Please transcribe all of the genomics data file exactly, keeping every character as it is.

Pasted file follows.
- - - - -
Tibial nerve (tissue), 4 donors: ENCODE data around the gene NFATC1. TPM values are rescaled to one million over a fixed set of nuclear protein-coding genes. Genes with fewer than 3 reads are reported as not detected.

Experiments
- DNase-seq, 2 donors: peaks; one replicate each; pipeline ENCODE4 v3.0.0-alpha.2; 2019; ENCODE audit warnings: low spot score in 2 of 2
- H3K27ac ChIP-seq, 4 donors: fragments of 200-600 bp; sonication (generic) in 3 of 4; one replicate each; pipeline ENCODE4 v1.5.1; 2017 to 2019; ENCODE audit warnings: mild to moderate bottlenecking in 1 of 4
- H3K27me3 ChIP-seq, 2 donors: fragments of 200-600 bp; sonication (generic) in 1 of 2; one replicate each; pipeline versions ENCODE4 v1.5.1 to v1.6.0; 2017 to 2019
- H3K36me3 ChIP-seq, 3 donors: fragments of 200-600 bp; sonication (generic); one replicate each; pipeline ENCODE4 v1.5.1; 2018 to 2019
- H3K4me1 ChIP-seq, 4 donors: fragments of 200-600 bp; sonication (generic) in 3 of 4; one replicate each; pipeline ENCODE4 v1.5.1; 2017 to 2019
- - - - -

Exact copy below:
Tibial nerve (tissue), 4 donors: ENCODE data around the gene NFATC1. TPM values are rescaled to one million over a fixed set of nuclear protein-coding genes. Genes with fewer than 3 reads are reported as not detected.

Experiments
- DNase-seq, 2 donors: peaks; one replicate each; pipeline ENCODE4 v3.0.0-alpha.2; 2019; ENCODE audit warnings: low spot score in 2 of 2
- H3K27ac ChIP-seq, 4 donors: fragments of 200-600 bp; sonication (generic) in 3 of 4; one replicate each; pipeline ENCODE4 v1.5.1; 2017 to 2019; ENCODE audit warnings: mild to moderate bottlenecking in 1 of 4
- H3K27me3 ChIP-seq, 2 donors: fragments of 200-600 bp; sonication (generic) in 1 of 2; one replicate each; pipeline versions ENCODE4 v1.5.1 to v1.6.0; 2017 to 2019
- H3K36me3 ChIP-seq, 3 donors: fragments of 200-600 bp; sonication (generic); one replicate each; pipeline ENCODE4 v1.5.1; 2018 to 2019
- H3K4me1 ChIP-seq, 4 donors: fragments of 200-600 bp; sonication (generic) in 3 of 4; one replicate each; pipeline ENCODE4 v1.5.1; 2017 to 2019